Set Your Emotional Thermostat

“The wishbone will never replace the backbone.”  Will Henry

 Richard and his wife Serene camped on an idyllic Maui beach.  Larry, swimming at the same beach, overheard Serene telling Richard her worries; he watched Richard keep his cool and repeatedly lead his wife back to a calm state with reassuring words and shoulder massages. Over the day, Richard’s patience grew thin; Serene’s worries persisted. Finally reaching his boiling point, Richard shouted, “Relax, Serene!”

Larry fully appreciated the irony of the exchange.  The phrase “Relax, Serene!” became family code, saying in a fun way, “Careful, you’re getting out of control.”

Just as laughter is contagious, so, too, are emotions.  First Serene caught Richard’s calm, then Richard caught Serene’s anxiety.

Your feelings are important because emotions drive motion.  Feelings are like your own GPS system, telling you where and when to turn.  You have different thoughts and make different choices when you feel loved than when you feel scared or angry.

We are wired to automatically adjust our own emotions so they’re closer to the surrounding emotional climate.  If you spend time with someone who’s happy, you tend to feel happier even if you started out sad.

Pain triggers the fight or flight system, activating fear and anxiety.  Unless you actively resist, human nature pulls you into this emotional chaos just as water runs downhill.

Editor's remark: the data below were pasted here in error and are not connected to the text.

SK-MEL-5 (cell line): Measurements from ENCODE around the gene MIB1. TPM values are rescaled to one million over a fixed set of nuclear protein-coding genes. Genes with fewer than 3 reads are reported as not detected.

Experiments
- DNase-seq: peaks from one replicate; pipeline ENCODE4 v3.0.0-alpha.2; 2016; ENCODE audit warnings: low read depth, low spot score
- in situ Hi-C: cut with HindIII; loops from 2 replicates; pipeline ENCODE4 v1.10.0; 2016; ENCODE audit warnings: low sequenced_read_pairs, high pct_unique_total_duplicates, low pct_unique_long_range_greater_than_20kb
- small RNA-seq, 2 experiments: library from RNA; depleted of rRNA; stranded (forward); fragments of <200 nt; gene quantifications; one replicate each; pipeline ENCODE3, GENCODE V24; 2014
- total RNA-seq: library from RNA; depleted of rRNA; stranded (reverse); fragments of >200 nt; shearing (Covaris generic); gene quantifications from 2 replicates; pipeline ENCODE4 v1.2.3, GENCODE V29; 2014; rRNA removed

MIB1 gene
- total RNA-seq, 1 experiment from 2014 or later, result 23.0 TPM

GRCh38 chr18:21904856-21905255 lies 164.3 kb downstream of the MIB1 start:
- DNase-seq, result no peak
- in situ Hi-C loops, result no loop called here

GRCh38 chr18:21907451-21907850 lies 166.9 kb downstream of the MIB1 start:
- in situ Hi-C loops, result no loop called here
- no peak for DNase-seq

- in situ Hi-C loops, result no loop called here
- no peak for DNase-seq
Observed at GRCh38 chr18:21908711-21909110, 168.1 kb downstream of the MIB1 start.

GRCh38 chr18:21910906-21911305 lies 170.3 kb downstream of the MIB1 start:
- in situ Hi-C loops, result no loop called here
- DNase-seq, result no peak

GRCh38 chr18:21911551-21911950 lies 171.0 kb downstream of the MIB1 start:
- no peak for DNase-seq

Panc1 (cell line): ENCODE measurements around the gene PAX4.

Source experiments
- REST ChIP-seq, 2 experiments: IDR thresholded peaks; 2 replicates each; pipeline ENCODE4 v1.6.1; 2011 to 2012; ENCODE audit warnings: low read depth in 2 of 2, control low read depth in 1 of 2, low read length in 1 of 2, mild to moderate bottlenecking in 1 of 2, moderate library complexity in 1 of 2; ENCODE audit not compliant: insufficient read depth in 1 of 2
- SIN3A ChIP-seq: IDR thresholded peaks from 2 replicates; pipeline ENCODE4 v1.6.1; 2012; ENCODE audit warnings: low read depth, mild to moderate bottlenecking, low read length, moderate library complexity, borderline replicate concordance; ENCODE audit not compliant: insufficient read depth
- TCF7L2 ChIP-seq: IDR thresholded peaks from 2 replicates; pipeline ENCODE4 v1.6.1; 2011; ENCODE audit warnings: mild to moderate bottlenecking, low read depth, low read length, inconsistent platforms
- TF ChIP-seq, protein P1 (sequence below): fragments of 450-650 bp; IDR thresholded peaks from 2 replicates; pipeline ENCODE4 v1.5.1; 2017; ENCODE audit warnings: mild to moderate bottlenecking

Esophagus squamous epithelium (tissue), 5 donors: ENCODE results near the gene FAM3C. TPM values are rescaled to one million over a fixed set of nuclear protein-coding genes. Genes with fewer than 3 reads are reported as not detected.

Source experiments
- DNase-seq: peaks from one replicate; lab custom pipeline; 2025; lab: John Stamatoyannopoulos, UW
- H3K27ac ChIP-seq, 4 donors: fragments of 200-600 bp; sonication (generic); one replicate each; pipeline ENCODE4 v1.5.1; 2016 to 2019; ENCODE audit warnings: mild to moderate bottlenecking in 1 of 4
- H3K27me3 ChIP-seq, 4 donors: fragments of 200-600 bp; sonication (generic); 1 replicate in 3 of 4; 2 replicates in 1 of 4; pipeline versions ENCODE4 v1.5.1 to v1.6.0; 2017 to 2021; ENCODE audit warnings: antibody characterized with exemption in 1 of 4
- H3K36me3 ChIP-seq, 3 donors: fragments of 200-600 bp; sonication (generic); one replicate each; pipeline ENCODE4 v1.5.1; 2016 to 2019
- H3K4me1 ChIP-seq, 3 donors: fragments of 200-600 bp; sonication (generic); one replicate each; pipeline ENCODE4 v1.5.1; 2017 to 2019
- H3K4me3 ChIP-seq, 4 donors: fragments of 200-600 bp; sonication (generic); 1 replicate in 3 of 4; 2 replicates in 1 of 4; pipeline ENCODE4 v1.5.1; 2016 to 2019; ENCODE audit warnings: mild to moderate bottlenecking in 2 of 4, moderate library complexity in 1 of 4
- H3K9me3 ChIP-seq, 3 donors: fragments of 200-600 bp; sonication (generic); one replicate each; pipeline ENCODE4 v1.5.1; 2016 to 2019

Resist the pull.  You can override your automatic programming and take control over your emotional thermostat with these three easy steps:

  • First, take your own pulse.
  • Smile.
  • Keep the calm and avoid the chaos. 
  • Say with words and actions, “I get how you’re feeling.”

Step 1.  First, take your own pulse.

The voice over the hospital intercom insisted, “Code blue.  830 East.”

I was a wet-behind-the-ears medical student and my own heart pounded as I raced up the stairs to the cardiac arrest. By the time I arrived,  the room was a sea of white coats.

I stood next to my teaching resident leaning against the wall.  He looked at me and  asked, “What’s the very first thing you do when you arrive at a code?”

My thoughts raced.

“First,” he said, “Take your own pulse.”

My resident was advising me to check in with myself and say, “You are here on the emotional thermostat.”  You can do the same when you’re around others.

How Doctors Deal with Patients’ Pain

 To avoid burning out, doctors and nurses learn to maintain professional distance.  They learn the skill of disengaging mirror neurons; it’s like walking around the house covering the mirrors.  This is much easier to unplug from a stranger than from someone you love, explaining why doctors don’t treat family.  You can learn to unplug mirror neurons, too.  Pretend you’re in the corner of the room, watching yourself.  Any time you can witness yourself having an experience you disengage mirror neurons.

Step 2.  Smile.

When I became a mom, a wise matriarch said, “Before you go in to comfort your crying baby, put on a smile.”

Charles Darwin was the first to notice that the path between your body and your mood is a two-way street.  Your mood changes your facial expression AND your facial expression changes your mood.

Before you enter the room, especially if someone in that room is in pain:

  1.   Breath.
  2.   Put a smile on your face.
  3.   Pull out a thought that makes you smile on the inside.  Maybe it’s your kid’s laughter, a beautiful sunset or a soft kitten.